Several countries opposed this article, considering that the convention should apply to Non-Self-Governing Territories:
The opposition of those countries were in turn opposed by:
In 1988, following the campaign of chemical weapons attacks and mass killings of Kurdish persons in northern Iraq, legislation was proposed to the United States House of Representatives, in the, "Prevention of Genocide Act". The bill was defeated to allegations of "inappropriate terms" such as "genocide". Contemporary scholars and international organizations widely consider the Anfal Campaign to have been genocide following the Iran-Iraq war, killing tens of thousands of Kurds. Saddam Hussein was charged individual with genocide though executed prior to a return for the charge. Associates of Hussein such as "Chemical Ali", and others have been widely accused of genocide and the events widely cited as one of the atrocities most commonly associated with the Hussein regime.
The first time that the 1948 law was enforced occurred on 2 September 1998 when the International Criminal Tribunal for Rwanda found Jean-Paul Akayesu, the former mayor of a small town in Rwanda, guilty of nine counts of genocide. The lead prosecutor in this case was Pierre-Richard Prosper. Two days later, Jean Kambanda became the first head of government to be convicted of genocide.
The Former YugoslaviaEdit
The first state and parties to be found in breach of the Genocide convention was Serbia and Montenegro, and numerous Bosnian Serb leaders. In the Bosnia and Herzegovina v. Serbia and Montenegro case the International Court of Justice presented its judgment on 26 February 2007. It cleared Serbia of direct involvement in genocide during the Bosnian war. International Tribunal findings, have addressed two allegations of genocidal events, including the 1992 Ethnic Cleansing Campaign in municipalities throughout Bosnia, as well as the convictions found in regards to the Srebrenica Massacre of 1995 in which the tribunal found, "Bosnian Serb forces committed genocide, they targeted for extinction, the 40,000 Bosnian Muslims of Srebrenica ... the trial chamber refers to the crimes by their appropriate name, genocide ...". Individual convictions applicable to the 1992 Ethnic Cleansings have not been secured however. A number domestic courts and legislatures have found these events to have met the criteria of genocide, and the ICTY found the acts of, and intent to destroy to have been satisfied, the "Dolus Specialis" still in question and before the MICT, UN war crimes court. but ruled that Belgrade did breach international law by failing to prevent the 1995 Srebrenica genocide, and for failing to try or transfer the persons accused of genocide to the ICTY, in order to comply with its obligations under Articles I and VI of the Genocide Convention, in particular in respect of General Ratko Mladić.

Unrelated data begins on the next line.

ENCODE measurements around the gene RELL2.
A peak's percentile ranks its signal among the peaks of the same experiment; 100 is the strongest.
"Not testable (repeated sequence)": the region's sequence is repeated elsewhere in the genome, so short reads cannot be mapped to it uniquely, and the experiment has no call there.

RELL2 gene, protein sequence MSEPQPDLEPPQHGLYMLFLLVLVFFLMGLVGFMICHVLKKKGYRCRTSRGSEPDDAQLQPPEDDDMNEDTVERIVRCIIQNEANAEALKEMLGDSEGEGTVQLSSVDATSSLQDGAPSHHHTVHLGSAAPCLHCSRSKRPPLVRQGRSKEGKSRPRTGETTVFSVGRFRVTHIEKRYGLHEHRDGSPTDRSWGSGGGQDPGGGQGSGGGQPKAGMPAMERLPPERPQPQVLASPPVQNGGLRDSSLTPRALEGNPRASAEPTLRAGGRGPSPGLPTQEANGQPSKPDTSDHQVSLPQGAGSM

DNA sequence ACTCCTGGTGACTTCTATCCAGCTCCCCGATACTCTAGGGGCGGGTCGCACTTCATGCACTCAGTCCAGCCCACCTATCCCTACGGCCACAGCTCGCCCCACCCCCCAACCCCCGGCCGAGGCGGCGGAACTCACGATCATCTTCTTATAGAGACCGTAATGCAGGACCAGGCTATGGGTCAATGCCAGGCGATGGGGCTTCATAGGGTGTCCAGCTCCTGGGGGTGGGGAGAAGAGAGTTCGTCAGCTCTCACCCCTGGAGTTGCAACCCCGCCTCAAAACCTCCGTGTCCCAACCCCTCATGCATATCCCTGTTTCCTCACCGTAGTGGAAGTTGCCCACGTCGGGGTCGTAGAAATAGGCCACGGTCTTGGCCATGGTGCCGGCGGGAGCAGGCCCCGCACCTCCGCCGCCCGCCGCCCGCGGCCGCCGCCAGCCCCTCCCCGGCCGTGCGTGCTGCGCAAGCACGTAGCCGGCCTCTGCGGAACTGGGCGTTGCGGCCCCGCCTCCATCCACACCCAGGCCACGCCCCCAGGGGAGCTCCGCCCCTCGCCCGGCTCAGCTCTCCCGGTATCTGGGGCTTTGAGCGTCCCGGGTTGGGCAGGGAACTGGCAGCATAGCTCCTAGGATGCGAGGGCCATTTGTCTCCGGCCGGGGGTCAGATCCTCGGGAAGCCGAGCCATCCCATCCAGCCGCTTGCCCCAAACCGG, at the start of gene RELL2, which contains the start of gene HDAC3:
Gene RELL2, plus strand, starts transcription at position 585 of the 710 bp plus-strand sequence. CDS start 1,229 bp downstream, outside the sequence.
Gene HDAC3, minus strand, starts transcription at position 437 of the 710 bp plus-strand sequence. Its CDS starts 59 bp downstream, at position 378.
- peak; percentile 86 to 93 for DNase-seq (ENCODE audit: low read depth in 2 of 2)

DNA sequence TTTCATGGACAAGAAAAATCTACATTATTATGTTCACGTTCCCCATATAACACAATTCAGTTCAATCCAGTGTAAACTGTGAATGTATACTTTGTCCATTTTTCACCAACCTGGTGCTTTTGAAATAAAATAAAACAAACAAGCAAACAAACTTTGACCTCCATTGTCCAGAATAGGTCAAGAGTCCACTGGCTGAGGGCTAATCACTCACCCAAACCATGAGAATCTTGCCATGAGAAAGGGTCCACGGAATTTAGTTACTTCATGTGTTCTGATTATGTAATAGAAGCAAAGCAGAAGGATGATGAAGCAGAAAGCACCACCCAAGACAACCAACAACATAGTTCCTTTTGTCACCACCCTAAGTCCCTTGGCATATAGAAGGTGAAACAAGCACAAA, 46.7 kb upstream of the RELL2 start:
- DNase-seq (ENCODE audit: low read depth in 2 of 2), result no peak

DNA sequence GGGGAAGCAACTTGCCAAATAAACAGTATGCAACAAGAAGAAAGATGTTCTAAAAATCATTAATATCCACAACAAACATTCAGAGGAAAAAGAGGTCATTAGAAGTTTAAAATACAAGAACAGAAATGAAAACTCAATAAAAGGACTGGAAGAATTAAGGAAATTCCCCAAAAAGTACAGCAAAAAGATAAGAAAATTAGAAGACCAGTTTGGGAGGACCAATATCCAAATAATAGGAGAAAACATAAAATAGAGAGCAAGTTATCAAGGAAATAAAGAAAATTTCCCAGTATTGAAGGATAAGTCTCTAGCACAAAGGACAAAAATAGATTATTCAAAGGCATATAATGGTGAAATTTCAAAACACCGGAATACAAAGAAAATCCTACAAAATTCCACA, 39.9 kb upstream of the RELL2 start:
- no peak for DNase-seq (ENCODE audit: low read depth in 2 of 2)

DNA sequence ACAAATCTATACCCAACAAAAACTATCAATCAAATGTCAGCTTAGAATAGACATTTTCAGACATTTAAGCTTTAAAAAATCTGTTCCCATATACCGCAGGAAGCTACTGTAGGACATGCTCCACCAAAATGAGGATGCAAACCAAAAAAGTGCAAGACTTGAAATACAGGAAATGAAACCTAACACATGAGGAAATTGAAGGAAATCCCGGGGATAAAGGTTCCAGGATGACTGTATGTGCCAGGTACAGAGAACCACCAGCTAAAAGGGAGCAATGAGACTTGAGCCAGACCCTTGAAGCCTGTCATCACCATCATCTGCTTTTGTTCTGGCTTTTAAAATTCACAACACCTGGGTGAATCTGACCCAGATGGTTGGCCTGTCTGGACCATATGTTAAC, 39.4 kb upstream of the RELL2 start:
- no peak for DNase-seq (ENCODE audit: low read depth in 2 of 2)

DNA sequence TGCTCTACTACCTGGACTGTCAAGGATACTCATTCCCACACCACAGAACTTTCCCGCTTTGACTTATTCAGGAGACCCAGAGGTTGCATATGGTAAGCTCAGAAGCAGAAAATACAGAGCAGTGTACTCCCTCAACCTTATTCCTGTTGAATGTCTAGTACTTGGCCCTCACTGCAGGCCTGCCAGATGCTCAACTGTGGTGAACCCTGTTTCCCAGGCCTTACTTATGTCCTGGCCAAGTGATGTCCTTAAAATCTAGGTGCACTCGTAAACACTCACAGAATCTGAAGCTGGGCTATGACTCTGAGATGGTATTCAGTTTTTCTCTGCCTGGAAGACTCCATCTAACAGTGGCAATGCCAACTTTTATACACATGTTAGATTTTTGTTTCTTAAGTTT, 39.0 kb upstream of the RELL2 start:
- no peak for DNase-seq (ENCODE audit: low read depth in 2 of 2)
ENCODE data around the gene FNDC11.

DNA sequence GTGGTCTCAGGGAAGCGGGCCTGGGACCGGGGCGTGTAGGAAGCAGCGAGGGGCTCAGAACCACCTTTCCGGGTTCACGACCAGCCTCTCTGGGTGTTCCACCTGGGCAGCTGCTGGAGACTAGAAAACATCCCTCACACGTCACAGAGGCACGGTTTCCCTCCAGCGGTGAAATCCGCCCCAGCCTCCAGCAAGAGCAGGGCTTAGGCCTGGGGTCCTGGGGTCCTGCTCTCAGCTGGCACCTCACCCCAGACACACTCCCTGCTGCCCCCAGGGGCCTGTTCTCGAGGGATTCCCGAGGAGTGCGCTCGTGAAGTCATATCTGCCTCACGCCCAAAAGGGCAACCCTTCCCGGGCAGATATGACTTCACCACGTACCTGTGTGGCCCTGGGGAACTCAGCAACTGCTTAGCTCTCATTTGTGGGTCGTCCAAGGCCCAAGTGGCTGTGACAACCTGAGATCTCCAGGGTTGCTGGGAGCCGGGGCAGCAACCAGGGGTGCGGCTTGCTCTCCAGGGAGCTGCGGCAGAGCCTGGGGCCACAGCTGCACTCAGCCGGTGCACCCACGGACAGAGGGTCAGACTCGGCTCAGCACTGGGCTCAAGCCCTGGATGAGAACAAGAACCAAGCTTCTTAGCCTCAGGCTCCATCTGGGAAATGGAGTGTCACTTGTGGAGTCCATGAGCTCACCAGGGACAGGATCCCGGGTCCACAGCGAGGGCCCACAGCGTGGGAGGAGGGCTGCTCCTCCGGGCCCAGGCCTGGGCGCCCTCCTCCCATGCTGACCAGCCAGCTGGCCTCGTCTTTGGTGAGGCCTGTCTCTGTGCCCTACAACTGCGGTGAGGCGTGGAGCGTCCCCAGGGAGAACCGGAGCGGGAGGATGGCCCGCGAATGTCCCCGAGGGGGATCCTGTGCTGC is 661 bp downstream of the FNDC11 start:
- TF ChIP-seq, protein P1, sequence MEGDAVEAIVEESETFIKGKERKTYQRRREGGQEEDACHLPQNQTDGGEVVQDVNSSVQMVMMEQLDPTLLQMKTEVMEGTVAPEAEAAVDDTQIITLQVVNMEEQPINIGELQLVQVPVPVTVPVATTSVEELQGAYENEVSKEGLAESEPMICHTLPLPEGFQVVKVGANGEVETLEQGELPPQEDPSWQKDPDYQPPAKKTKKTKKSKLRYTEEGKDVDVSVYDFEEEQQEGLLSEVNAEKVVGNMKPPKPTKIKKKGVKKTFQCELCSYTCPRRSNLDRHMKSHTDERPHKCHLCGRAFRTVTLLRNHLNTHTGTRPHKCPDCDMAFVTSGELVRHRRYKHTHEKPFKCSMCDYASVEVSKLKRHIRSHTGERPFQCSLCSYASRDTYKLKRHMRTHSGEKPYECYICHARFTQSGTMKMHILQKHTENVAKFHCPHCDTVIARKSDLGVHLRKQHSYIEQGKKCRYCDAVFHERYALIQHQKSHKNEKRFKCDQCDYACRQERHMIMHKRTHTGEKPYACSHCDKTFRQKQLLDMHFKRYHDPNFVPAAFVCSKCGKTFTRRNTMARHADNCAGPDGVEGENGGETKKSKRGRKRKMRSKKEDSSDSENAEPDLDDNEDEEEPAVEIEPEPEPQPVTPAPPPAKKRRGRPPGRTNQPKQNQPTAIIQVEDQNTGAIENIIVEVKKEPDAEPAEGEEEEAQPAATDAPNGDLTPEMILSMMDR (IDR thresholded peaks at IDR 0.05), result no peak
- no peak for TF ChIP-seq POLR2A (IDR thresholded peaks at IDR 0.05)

Situations under investigationEdit
As of 2018[update], the case relating to Darfur, Sudan, opened in 2005, is the only pending investigation that is genocide-related. Warrants to arrest Omar Hassan Ahmad al-Bashir, former president of Sudan, were issued in 2009 and 2010. The case remains in the pre-trial stage as the suspect is still at large.
One of the first accusations of genocide submitted to the UN after the Convention entered into force concerned treatment of Black Americans. The Civil Rights Congress drafted a 237-page petition arguing that even after 1945, the United States had been responsible for hundreds of wrongful deaths, both legal and extra-legal, as well as numerous other genocidal abuses. Leaders from the Black community, including William Patterson, Paul Robeson, and W. E. B. DuBois presented this petition to the UN in December 1951. However, this accusation was a domestic political act by the Civil Rights Congress, without any reservations that a formal charge would be levied against the U.S.
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where Stalin was presumably anxious to avoid his purges being subjected to genocidal scrutiny.
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|Wikisource has original text related to this article:|
- Tams, Christian J.; Berster, Lars; Schiffbauer, Björn (2014). Convention on the Prevention and Punishment of the Crime of Genocide – A Commentary, C.H. Beck / Nomos / Hart Publishing, ISBN 978-3-4066-0317-4